Looted art may still be hidden in far corners around the world. In 2012, recluse Cornelius Gurlitt, son of former museum curator Hildebrand Gurlitt, was found with 1,280 works of art hidden in his 1,076 square foot apartment in Munich (Shoumatoff). The art was estimated to be worth at least a billion dollars. His father, Hildebrand, had been detained by the Monuments Men who returned 165 pieces to him but determined the rest were stolen (Shoumatoff). However, they didn’t realize Hildebrand had lied about the rest of his collection being destroyed — it had been hidden elsewhere. Cornelius died in May 2014 and left his collection to Switzerland’s Museum of Fine Arts Bern which has promised to return any stolen art to its owners.

To date, most of this art continues to languish in storage while battles rage over its rightful ownership. One painting, Seated Woman by Matisse, which was stolen from Paul Rosenberg, was successfully returned to his granddaughter (Eddy).   Another painting, Max Liebermann’s Two Riders on a Beach, was returned and later sold at auction, fetching nearly $3 million, three times its estimated price (Holmes). Ronald Lauder, a longtime advocate for the return of the stolen art has said, “The artworks stolen from the Jews are the last prisoners of W.W.II.” (Shoumatoff).

Today, restitution has become a moral battle, and according to Holocaust survivor Leone Meyer, “a posthumous victory for the victims over barbaric behavior” (Hirschkorn). Although a small fraction of the items have great value, most of them have modest monetary worth. However, the teacups, candlesticks, photographs and other items pillaged from homes remind us of families destroyed. The restitution of these items is a way to reconnect families and preserve their legacy, despite the atrocities of the Shoah.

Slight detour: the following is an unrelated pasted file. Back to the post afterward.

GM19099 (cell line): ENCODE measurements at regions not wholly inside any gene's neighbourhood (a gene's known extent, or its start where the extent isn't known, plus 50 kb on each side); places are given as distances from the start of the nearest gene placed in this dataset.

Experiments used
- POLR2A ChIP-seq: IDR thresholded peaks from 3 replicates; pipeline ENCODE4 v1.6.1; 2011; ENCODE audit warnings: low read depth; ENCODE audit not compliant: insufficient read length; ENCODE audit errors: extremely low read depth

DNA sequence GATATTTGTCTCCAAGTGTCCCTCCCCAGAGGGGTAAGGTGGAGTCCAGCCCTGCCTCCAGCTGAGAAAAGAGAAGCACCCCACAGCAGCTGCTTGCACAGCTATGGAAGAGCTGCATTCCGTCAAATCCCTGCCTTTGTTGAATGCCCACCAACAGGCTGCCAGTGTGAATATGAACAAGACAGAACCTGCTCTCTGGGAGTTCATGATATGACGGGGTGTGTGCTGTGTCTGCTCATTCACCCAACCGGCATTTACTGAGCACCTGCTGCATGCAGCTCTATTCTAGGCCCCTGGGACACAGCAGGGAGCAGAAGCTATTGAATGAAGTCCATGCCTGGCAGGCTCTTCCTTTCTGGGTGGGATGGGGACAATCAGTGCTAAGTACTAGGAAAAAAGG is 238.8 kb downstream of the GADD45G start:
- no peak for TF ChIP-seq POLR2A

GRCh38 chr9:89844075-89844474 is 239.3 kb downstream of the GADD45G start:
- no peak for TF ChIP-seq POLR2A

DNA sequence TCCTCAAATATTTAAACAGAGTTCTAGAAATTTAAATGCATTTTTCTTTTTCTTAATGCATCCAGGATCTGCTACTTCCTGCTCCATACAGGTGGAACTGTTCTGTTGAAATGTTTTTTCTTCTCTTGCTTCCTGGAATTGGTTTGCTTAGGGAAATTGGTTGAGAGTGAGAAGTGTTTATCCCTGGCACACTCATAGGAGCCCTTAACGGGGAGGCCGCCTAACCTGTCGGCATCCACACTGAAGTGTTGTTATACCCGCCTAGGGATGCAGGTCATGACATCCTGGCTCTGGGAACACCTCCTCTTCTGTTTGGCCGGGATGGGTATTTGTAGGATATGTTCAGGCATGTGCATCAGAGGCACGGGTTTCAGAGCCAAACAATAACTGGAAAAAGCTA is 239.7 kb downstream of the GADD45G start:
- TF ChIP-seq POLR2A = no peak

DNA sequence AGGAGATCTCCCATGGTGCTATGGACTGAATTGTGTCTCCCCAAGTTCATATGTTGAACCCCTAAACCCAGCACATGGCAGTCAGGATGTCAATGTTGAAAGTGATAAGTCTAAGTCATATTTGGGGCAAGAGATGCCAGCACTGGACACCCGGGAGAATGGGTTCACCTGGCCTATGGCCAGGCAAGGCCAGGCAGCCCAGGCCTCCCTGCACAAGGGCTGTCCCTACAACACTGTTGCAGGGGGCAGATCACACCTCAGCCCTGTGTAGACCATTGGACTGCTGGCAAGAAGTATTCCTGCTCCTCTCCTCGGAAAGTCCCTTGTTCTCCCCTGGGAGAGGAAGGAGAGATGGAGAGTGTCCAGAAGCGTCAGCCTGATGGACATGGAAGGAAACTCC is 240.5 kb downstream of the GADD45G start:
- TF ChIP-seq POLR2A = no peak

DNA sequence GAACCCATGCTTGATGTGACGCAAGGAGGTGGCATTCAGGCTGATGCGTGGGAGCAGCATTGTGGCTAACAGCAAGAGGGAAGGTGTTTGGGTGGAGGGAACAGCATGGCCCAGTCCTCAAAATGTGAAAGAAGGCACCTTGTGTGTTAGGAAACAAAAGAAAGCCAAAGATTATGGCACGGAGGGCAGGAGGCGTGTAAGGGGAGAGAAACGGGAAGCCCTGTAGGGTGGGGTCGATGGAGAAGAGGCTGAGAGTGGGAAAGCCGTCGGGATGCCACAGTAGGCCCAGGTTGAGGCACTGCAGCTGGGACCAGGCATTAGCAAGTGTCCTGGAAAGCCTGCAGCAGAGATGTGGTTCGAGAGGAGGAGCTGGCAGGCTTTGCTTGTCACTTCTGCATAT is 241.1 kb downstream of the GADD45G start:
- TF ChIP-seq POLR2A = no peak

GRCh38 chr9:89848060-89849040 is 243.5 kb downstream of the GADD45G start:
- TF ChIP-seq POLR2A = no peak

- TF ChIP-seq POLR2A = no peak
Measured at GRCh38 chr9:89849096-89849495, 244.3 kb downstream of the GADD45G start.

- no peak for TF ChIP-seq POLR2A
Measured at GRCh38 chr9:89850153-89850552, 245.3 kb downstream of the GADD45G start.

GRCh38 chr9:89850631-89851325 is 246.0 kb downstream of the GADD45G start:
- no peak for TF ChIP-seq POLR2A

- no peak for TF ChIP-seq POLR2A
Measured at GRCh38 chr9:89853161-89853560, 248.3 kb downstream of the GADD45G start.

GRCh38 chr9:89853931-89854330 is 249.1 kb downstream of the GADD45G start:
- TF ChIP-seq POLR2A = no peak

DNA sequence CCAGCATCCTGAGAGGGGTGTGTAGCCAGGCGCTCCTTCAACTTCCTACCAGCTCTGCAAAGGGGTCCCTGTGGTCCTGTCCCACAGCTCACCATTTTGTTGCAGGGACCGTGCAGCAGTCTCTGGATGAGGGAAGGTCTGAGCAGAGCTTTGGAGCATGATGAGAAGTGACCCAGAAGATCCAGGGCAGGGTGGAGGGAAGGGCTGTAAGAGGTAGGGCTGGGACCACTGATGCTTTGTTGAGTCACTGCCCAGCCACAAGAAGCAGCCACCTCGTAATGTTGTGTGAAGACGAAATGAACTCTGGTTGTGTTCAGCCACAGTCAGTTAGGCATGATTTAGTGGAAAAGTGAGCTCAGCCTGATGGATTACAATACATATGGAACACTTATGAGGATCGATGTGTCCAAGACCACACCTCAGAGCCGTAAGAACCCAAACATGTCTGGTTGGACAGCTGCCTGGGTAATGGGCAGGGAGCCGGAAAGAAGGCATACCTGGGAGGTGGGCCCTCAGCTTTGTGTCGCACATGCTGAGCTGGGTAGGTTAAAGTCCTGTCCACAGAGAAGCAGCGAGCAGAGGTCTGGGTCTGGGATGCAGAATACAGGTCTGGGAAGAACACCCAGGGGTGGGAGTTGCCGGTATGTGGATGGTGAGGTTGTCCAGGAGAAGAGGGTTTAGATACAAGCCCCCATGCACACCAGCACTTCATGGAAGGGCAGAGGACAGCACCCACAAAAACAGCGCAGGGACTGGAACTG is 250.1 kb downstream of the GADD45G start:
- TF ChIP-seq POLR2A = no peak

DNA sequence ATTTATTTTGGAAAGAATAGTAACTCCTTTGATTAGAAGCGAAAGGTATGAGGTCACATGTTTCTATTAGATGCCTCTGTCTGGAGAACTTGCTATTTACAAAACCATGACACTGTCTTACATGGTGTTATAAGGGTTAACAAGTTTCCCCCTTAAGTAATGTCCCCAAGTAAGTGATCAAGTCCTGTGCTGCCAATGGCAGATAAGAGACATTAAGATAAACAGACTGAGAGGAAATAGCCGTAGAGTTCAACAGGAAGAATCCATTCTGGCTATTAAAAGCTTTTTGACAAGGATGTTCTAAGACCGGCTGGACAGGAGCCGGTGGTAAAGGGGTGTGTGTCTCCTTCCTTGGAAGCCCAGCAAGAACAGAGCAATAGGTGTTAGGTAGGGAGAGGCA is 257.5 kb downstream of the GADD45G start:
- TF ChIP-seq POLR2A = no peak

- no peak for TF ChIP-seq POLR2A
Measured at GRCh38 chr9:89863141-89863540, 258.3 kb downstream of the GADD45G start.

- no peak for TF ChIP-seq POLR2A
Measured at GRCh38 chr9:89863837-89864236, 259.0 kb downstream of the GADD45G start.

As I ponder the Shoah’s impact on art, I think about the indescribable amount of lost work and whether more of it might eventually be unearthed. Even more, I think about what could have been. Of the millions of Jews killed, how many more artists like my Lentz relative weren’t given the chance to share their brilliance with the world? What other great minds were lost in the gas chambers? How could our society have been shaped by their contributions to art, to music, to science, to the world? I am grateful my family has a piece of history as a reminder of those who have sacrificed so that my family could be here today. While we may not know which Lentz created our Impressionist landscape, I feel like it was one of my female relatives, an aspiring artist like me, and I appreciate the joy her painting brings my family to this day.

References:

  • Charney, Noah. “Inside Hitler’s Fantasy Museum.” The Daily Beast. The Daily Beast Company, n.d. Web. 31 Jan. 2017.
  • Commission, Looted Art. “Washington Conference Principles on Nazi-Confiscated Art.” Looted Art Commission – Washington Conference Principles on    Nazi-Confiscated Art. N.p., n.d. Web. 31 Jan. 2017.
  • “Documenting Nazi Plunder of European Art.” National Archives and Records Administration. National Archives and Records Administration, n.d. Web. 31 Jan. 2017.
  • Eddy, Melissa. “Matisse From Gurlitt Collection Is Returned to Jewish Art Dealer’s Heirs.” The New York Times. The New York Times, 15 May 2015. Web. 31 Jan. 2017.
  • Hirschkorn, Phil. “Why Finding Nazi-looted Art Is ‘a Question of Justice’.” PBS. PBS, 22 May 2016. Web. 30 Jan. 2017.
  • Holmes, Ruth. “Nazi-looted Painting from Munich Fetches Close to $3m.” The Times of Israel. N.p., 24 June 2015. Web. 31 Jan. 2017.
  • “Looted Art From Bruges and Belgium.” Looted Art From Bruges and Belgium. N.p., n.d. Web. 31 Jan. 2017.
  • Morrison, Jim. “The True Story of the Monuments Men.” Smithsonian.com. Smithsonian Institution, n.d. Web. 31 Jan. 2017.
  • Shoumatoff, Alex. “How 1,280 Artworks Stolen by the Nazis Were Hidden in a Munich Apartment Until 2012.” The Hive. Vanity Fair, 01 Apr. 2015. Web. 31 Jan. 2017.
  • “Upcoming Events.” The Monuments Men | Official Site. N.p., n.d. Web. 31 Jan. 2017.